“I can hear someone screaming – that’s the last time I buy gaffer tape in the discount shop.”
Did this make you laugh? I did. I love dark humour. But, not everybody does and that’s okay. What makes us laugh? Why is that one person can roll about laughing at something that makes another person want to chuck the telly at the nearest comedy writer?
NUTS CRISPS AND OTHER WEAPONS
A comedian friend of mine told me that certain audiences really laugh and enjoy his show while others just pelt him with whatever they can lay their hands on; including nuts, crisps and half-eaten sandwich’s.
He says the one compensation for a bad gig is that at least he gets to bring home some salty snacks to go with the beer he drowns his sorrows with – bum – bum!
Our response to humour has a lot to do with our age, sex, education, background and life experience. In reality a multitude of factors influence our reactions. The writer can do nothing to change any of these.
VERY DARK HUMOUR
However, there is something that can change, and that is the mood of the person. Mood has got a lot do with how we perceive humour. Somebody in a really bad mood one day may not laugh at something that would have made them laugh the day before.
We may not laugh at funerals but we’ve all seen the tragedy-to-comedy scenes that occur in good comedy films. One that comes to mind happens in the film, Steel Magnolias. When M’Lynn’s daughter, Shelby, dies, M’Lynn is naturally distraught. Her friend grabs another friend and tells M’Lynn to hit her.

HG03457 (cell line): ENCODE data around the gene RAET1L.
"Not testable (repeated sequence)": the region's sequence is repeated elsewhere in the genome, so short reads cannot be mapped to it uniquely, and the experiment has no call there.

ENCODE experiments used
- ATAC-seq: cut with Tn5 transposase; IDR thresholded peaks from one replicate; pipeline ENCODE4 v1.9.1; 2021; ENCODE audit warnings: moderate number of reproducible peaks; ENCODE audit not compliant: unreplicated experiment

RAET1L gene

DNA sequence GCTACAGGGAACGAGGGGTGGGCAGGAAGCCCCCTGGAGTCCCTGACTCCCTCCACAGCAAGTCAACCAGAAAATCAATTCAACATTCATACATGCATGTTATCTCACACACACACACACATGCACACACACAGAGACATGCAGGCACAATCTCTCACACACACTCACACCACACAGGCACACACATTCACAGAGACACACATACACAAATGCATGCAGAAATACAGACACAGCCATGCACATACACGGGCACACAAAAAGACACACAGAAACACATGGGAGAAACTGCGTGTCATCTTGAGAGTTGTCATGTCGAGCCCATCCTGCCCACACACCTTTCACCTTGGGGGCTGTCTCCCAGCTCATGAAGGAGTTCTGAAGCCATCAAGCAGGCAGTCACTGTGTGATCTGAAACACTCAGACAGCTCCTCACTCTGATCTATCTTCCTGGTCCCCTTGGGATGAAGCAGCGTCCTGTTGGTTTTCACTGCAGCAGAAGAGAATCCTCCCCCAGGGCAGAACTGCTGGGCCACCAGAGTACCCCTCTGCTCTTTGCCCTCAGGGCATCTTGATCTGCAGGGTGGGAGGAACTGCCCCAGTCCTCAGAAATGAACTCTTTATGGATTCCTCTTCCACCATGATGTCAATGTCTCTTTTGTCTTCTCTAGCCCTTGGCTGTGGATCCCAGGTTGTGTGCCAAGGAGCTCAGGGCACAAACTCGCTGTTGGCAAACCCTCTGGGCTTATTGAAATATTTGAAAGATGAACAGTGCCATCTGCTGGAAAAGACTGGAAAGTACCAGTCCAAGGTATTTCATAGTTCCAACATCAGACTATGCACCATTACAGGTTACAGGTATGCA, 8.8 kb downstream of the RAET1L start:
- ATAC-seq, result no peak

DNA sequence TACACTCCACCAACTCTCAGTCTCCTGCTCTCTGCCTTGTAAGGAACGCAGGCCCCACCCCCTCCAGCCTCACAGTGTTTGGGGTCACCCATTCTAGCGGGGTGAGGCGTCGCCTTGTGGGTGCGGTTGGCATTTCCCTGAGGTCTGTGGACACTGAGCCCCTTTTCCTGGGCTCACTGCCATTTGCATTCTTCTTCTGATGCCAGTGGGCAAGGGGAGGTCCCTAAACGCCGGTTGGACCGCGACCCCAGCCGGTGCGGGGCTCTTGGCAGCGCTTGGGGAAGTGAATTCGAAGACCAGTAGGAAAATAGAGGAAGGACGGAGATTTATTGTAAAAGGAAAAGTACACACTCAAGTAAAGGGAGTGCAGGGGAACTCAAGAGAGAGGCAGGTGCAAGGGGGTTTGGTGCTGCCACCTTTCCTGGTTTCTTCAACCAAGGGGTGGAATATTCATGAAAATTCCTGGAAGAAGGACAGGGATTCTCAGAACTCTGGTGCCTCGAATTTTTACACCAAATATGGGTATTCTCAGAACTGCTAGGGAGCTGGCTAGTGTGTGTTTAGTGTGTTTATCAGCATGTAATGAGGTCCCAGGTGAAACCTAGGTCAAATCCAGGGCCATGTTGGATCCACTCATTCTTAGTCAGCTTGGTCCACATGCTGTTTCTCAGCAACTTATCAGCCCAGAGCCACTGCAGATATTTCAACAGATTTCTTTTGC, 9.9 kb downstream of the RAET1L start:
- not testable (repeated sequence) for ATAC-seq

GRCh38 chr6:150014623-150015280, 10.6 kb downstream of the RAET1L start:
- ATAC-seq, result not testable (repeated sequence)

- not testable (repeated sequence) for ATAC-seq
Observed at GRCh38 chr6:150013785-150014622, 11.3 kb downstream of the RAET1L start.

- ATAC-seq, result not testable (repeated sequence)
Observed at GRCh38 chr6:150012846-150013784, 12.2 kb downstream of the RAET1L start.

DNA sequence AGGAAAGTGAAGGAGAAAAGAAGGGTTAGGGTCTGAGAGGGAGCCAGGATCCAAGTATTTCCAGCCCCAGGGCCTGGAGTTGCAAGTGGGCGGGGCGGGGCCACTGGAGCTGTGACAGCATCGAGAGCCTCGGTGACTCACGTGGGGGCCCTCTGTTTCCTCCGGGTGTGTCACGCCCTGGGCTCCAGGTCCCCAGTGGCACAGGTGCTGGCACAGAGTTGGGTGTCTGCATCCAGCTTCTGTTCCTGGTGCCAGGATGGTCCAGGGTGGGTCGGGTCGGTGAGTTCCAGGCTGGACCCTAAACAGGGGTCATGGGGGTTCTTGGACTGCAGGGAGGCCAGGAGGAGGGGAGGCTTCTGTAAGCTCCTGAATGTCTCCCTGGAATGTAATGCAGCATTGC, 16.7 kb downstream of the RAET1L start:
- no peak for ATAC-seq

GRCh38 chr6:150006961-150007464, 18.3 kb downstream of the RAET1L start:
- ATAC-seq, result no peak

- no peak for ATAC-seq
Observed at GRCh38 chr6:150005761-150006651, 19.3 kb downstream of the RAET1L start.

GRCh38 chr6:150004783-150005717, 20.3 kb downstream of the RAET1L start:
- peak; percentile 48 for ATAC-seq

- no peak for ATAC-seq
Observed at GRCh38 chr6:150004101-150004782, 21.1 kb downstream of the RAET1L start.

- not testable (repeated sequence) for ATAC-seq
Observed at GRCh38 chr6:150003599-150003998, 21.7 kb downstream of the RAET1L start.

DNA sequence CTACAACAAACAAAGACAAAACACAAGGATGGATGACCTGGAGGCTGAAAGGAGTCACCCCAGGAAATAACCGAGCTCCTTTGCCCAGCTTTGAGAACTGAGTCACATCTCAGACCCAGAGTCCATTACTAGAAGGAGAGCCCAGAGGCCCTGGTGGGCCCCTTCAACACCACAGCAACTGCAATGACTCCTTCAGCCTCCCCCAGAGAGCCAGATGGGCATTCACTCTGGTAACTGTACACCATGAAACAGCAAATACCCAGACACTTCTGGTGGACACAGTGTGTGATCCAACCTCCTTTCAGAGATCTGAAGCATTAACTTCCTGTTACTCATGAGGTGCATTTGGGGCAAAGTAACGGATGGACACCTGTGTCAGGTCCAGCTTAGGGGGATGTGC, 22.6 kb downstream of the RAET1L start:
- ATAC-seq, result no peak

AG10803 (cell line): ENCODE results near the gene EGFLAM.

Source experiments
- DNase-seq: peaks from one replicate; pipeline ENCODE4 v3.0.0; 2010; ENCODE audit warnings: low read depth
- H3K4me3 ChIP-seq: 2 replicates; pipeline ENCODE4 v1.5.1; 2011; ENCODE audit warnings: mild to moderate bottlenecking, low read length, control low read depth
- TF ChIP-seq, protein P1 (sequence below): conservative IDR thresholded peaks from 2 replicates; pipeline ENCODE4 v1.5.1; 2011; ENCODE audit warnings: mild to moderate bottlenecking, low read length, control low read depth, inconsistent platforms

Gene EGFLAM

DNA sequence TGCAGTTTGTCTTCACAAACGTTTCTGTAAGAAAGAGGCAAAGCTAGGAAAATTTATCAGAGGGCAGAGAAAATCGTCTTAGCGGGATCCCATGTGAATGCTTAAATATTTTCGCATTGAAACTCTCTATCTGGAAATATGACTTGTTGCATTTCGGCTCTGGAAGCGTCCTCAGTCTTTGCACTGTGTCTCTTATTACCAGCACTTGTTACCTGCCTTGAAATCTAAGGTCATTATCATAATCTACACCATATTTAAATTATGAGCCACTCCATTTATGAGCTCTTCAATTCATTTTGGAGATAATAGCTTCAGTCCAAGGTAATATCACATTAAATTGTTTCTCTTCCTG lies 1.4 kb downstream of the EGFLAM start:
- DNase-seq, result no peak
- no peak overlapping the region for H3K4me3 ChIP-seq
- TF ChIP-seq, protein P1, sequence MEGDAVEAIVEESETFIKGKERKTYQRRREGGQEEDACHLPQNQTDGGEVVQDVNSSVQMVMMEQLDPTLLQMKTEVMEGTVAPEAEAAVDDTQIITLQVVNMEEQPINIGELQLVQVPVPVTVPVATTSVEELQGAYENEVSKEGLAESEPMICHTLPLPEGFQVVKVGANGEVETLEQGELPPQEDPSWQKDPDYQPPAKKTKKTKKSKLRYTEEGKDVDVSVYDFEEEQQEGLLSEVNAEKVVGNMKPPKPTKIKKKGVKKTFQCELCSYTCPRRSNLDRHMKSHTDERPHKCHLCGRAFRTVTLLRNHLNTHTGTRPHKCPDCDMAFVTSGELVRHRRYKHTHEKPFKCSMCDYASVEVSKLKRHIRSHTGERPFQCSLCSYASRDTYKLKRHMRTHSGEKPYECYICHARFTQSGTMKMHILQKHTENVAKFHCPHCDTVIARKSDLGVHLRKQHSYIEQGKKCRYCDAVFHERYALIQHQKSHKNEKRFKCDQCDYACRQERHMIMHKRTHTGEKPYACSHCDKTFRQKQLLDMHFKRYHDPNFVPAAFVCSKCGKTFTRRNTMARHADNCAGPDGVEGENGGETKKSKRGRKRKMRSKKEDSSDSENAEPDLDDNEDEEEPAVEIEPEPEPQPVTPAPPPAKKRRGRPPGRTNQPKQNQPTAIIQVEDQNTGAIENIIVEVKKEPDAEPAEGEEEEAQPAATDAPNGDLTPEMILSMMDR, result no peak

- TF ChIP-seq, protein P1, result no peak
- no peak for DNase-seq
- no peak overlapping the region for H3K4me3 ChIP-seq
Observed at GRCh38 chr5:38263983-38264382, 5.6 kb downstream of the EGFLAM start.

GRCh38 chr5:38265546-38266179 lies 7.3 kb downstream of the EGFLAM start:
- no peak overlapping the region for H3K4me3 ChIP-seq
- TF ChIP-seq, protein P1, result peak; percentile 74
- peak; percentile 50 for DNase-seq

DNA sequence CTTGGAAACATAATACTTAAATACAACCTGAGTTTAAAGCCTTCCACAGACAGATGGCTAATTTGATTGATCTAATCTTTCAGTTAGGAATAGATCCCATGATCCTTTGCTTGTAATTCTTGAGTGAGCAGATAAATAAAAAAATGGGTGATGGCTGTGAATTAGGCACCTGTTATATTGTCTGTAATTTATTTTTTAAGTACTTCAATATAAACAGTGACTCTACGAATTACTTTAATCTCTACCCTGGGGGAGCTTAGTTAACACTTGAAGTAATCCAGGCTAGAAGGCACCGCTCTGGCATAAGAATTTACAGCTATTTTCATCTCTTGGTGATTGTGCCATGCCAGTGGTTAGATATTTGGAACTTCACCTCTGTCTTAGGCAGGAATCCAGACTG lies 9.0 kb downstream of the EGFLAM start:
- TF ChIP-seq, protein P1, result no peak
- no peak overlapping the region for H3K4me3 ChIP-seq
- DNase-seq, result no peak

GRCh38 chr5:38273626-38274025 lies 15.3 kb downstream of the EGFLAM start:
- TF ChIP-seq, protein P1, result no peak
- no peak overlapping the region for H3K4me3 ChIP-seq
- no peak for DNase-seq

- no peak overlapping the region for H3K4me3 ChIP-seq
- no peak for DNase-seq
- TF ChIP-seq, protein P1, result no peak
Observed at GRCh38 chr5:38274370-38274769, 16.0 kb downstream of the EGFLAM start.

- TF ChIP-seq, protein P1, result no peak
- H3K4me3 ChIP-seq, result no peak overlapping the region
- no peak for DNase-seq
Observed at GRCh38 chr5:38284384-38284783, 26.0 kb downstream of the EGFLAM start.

There is a moment of horror, which turns to hilarity when M’Lynn burst out laughing. It may seem inappropriate but sometimes when one emotion is too intense to bear, another one comes into play.
In this case, laughter at the ludicrousness of the suggestion and inappropriateness of laughter released a burst of emotion that would otherwise have been impossible to bear.
LET IT OUT – RELIEVING PAIN WITH HUMOUR
So it is with humour. We need it and it gives us relief and release. I personally think comedy is more difficult to write than tragedy. Our response to tragedy is more universal. Most people will react in the same way to an unfortunate or sad event but as I said earlier, humour is different.
Where does it leave the writer? My answer is that it should stem organically from the story and character. Not every writer can write ‘funny.’ We are all different. Be aware of what makes you smile. Note exactly what makes you laugh.
Maybe this is an arena in which you could write naturally. Don’t force it. Shoving ‘funny bits’ in here and there will always seem false. Some people will laugh but they will probably owe you money.
Learn to recognize your strong points and work from those. When humour arises naturally without being sought out, or forced, you will find your audience, or rather, your audience will find you and with a bit of luck you won’t be pelted with nuts, crisps and half-eaten sandwich’s.
I’d love to hear what you think about writing humour or otherwise – leave your comments below.
Best of luck with your writing.
There’s more from my diary here.